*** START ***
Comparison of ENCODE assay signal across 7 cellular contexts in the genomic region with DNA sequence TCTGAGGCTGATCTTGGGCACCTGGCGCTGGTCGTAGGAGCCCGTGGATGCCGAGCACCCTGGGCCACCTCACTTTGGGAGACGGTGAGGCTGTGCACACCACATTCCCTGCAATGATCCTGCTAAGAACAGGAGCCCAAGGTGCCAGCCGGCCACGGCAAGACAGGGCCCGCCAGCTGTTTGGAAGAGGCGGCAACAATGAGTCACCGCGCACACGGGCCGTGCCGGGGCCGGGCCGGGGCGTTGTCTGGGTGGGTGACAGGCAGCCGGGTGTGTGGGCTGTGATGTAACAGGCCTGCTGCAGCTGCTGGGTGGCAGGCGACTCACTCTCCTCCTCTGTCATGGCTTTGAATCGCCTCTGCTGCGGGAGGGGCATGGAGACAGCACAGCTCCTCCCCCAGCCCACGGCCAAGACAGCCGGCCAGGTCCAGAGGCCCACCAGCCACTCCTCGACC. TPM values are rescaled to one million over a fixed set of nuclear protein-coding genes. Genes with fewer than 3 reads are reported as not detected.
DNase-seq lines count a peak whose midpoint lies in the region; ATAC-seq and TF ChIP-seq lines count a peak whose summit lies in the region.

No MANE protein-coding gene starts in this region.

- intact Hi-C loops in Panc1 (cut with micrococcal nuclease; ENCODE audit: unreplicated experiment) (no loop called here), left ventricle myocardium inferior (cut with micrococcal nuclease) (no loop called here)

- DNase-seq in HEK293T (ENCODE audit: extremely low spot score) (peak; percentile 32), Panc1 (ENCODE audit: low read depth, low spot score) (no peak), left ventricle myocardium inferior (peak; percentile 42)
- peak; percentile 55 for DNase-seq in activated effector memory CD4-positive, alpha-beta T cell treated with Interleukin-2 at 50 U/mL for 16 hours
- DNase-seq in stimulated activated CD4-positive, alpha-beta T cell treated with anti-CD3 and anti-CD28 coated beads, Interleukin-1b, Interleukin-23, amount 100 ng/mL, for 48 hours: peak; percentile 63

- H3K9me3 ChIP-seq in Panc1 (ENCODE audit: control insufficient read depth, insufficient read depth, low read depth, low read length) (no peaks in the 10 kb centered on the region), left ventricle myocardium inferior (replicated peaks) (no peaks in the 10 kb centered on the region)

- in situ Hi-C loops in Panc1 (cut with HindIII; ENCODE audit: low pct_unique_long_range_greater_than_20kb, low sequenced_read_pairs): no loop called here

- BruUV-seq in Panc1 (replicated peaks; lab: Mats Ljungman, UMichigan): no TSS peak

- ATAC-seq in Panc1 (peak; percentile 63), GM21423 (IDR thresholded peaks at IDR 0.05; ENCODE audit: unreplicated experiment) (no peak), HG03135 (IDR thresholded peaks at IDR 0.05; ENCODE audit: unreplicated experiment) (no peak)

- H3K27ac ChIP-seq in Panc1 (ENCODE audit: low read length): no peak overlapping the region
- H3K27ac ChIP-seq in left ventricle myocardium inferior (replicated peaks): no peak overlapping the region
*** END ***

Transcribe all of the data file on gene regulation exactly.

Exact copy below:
Comparison of ENCODE assay signal across 7 cellular contexts in the genomic region with DNA sequence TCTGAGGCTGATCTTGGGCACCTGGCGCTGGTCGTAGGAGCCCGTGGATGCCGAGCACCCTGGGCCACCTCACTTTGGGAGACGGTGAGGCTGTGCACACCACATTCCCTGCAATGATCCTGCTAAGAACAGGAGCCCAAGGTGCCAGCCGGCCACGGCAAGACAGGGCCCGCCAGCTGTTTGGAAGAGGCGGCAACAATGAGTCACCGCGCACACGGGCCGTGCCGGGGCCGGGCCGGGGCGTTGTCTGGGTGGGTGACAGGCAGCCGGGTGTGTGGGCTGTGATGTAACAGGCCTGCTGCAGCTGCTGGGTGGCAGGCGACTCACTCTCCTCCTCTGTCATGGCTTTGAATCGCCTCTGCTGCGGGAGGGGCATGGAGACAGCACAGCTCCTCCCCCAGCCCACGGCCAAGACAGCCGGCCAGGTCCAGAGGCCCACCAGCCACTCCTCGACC. TPM values are rescaled to one million over a fixed set of nuclear protein-coding genes. Genes with fewer than 3 reads are reported as not detected.
DNase-seq lines count a peak whose midpoint lies in the region; ATAC-seq and TF ChIP-seq lines count a peak whose summit lies in the region.

No MANE protein-coding gene starts in this region.

- intact Hi-C loops in Panc1 (cut with micrococcal nuclease; ENCODE audit: unreplicated experiment) (no loop called here), left ventricle myocardium inferior (cut with micrococcal nuclease) (no loop called here)

- DNase-seq in HEK293T (ENCODE audit: extremely low spot score) (peak; percentile 32), Panc1 (ENCODE audit: low read depth, low spot score) (no peak), left ventricle myocardium inferior (peak; percentile 42)
- peak; percentile 55 for DNase-seq in activated effector memory CD4-positive, alpha-beta T cell treated with Interleukin-2 at 50 U/mL for 16 hours
- DNase-seq in stimulated activated CD4-positive, alpha-beta T cell treated with anti-CD3 and anti-CD28 coated beads, Interleukin-1b, Interleukin-23, amount 100 ng/mL, for 48 hours: peak; percentile 63

- H3K9me3 ChIP-seq in Panc1 (ENCODE audit: control insufficient read depth, insufficient read depth, low read depth, low read length) (no peaks in the 10 kb centered on the region), left ventricle myocardium inferior (replicated peaks) (no peaks in the 10 kb centered on the region)

- in situ Hi-C loops in Panc1 (cut with HindIII; ENCODE audit: low pct_unique_long_range_greater_than_20kb, low sequenced_read_pairs): no loop called here

- BruUV-seq in Panc1 (replicated peaks; lab: Mats Ljungman, UMichigan): no TSS peak

- ATAC-seq in Panc1 (peak; percentile 63), GM21423 (IDR thresholded peaks at IDR 0.05; ENCODE audit: unreplicated experiment) (no peak), HG03135 (IDR thresholded peaks at IDR 0.05; ENCODE audit: unreplicated experiment) (no peak)

- H3K27ac ChIP-seq in Panc1 (ENCODE audit: low read length): no peak overlapping the region
- H3K27ac ChIP-seq in left ventricle myocardium inferior (replicated peaks): no peak overlapping the region